Religious places in Middle East
Bahrain largest mosque is Al-Fatih Mosque. It was built in 1984 and can hold about 7000 worshipers at a time. It's possible to visit the mosque as a none-muslim. A guide will be provided free of charge and they will proudly point out that every bit of the mosque come from somewhere else in the world. The carpet from Ireland, the marble from Italy, the massive chandelier from Austria, the glass lamps from France, the wood for the pulpit (minbar) from India, and so on. It's a great way to get a introduction to Islam, if you don't much about it.
The Yazidi are followers of a little known faith with ties to Islam, Christianity, Zoroastrianism and Paganism. For the 500,000 or so practitioners, the village of Lalish is their holy land. With a number of shrines, including the tomb of the religion's founder, Lalish makes for an interesting trip when in Iraqi Kurdistan. The people are friendly and inviting, completely open to outsiders visiting their holy village. There is no public transport to the town or tourist facilities in the area, so it can only be visited as a day trip. But the combination of the mystical, the unknown and the unique make it worth the effort.
Irregardless of your religious leanings, one cannot discount the significance of the birthplace of Jesus. Tucked away in the back alleyways of Bethlehem, the Church of the Nativity was built on the place where Jesus of Nazareth was born in a manager over 2,000 years ago. Palestine's first, and so far only, UNESCO listed site, the church is said to be the oldest continually operating church in the world. Lacking in the grandeur if compared to the Vatican or similar structures, the Church still sees its fair share of visitors. Sneaking in between the seemingly endless stream of tour buses is half the challenge but worth it for a moment at one of the most important spots in Western culture.
Mosaic was, and is, a big thing in Jordan, and St. George church is one of the reasons. The church itself is fairly new (19th-century) Greek Orthodow, but it is build over an old Byzantine church which floor was decorated in AD 560 with a large and detailed mosaic map over all biblical sites in the Middle East. During normal service the map is covered by a carpet but at visitor time the map is revealed. And we must admit that it is probably the most exciting mosaic around.
Do like Moses, and several Popes, go to Mount Nebo and take in the panoramic view over the Promised Land. Moses himself was forbidden to enter the land and it's believed that this was his final resting place. Today you can drive all the way up (not that high, 817m) and when finished with the fairly nice view which also includes the Dead Sea and the valley of River Jordan, you can have a look at the ruins from an ancient monastery and the Moses Memorial Church.
Kuwait's Grand Mosque is really grand and marvelous. It opened in 1986 and can hold about 10.000 men and women in the main prayer hall. From the outside, the mosque looks very modest and modern, but the inside is - contrary to many other mosques - an extravaganza of Islamic design in dark blue and gold. It possible for none-muslime to visit the mosque, but you need to book a tour (free of charge). The guide will show you around, even into the Emir's private room, which is particularly finely ornamented with both Andalusian (west) and Persian (east) mosaics. Apparently the Emir didn't like the original version, so they had to redo the whole room.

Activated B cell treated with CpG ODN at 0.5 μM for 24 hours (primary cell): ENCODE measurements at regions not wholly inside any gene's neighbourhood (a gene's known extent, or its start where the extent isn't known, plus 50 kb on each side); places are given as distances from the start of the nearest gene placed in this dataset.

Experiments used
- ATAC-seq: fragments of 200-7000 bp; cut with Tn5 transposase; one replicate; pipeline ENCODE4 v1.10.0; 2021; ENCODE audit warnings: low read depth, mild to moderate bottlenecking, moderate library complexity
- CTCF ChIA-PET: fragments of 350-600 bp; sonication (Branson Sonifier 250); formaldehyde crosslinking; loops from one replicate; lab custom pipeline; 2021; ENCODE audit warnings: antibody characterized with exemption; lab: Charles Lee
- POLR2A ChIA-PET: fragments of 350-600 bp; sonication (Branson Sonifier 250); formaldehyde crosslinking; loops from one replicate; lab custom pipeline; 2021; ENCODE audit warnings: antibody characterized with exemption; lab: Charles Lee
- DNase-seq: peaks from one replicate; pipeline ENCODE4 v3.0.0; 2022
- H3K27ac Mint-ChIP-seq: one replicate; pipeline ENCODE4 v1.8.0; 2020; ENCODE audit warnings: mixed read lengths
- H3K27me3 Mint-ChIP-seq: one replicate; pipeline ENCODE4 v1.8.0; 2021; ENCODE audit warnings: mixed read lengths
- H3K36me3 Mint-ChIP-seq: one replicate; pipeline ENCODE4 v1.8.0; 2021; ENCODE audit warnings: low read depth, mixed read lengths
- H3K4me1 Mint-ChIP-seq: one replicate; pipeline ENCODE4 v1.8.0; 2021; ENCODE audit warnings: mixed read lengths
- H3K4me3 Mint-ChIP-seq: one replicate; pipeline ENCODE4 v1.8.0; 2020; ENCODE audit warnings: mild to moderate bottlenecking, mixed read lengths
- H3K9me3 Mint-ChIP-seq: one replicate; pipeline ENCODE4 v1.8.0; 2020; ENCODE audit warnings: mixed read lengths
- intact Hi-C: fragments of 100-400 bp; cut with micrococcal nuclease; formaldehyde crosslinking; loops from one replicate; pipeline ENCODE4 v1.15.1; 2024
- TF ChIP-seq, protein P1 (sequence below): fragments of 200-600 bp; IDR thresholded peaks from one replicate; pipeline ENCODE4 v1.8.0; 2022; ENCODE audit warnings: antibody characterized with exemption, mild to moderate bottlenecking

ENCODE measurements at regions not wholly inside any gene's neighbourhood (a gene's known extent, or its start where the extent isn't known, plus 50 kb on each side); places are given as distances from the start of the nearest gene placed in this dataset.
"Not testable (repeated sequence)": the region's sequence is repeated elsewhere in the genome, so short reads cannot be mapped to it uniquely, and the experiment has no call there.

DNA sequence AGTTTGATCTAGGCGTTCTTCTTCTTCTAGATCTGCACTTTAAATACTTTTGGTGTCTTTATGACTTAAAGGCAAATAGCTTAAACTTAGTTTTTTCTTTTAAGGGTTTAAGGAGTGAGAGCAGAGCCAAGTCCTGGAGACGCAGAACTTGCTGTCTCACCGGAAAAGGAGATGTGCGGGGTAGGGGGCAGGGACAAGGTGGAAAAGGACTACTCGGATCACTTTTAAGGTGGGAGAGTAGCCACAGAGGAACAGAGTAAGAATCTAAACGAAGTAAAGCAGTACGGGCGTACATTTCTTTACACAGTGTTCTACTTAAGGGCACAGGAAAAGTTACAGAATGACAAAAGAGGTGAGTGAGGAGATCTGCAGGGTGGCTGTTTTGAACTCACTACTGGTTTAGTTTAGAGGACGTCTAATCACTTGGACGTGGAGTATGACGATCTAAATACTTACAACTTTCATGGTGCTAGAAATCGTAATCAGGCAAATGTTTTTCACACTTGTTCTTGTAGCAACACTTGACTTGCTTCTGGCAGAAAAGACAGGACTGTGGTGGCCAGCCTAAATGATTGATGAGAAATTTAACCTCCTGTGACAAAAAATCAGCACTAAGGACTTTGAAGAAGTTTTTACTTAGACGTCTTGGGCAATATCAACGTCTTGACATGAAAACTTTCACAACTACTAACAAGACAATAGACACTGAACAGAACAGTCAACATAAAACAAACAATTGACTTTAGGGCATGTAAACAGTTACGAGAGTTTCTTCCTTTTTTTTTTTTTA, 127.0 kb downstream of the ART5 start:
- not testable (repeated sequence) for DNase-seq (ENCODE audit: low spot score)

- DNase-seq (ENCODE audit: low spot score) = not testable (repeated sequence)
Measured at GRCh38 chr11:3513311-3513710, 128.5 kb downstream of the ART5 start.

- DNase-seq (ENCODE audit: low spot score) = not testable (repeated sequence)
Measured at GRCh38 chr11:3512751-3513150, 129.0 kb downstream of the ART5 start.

Sultan Qaboos Grand Mosque, or in Persian Qabus Azam Mosque, is a new mosque built by, well, Sultan Qaboos (the sultan of Oman) in 1995. It is an impressive piece of modern Arabic architecture with many fine details. Take for example the Persian rug inside. It measures 60 x 70 metres, making it the world's second largest carpet (it was the largest when it was made). Non-Muslims are welcome (at certain hours), but can only walk on the blue "non-Muslim" carpet.
Dramatically located high on an outcrop lies the Monastery of Mar Musa. With its back to the protective mountains and with grand views over the dry empty plain below, it's a place of serenity. In the early 1980s, the abandoned monastery got resurrected with the help of father Paolo, a very friendly and charismatic priest from Italy, who still runs the monastery along with a handful of Syrians and international disciples. Travellers are welcome no matter how long they stay, though a day visit will hardly make any sense. Stay rather for a few nights to experience the place and atmosphere - and relax, it's not as New Age as it sounds. Visitors are expected to join in on the daily tasks and the stay as well as the food is free but a donation will be appreciated.
Yemen has long been a place of Islamic scholarly learning. And perhaps no place better exemplifies this than the dusty town of Zabid. With some disproportionate 80 mosques for the tiny town, it must certainly be in the running for most religious buildings per capita. Even today, there are several medressas attracting religious student from around the world. But for the average traveller, it is the old world markets, winding streets and magnificent carved brick walls that will leave you amazed. Sadly, the town is in danger of losing it's UNESCO listing due to "40% of its original houses have been replaced by concrete buildings". It is with great hope that the world will not lose this historic gem.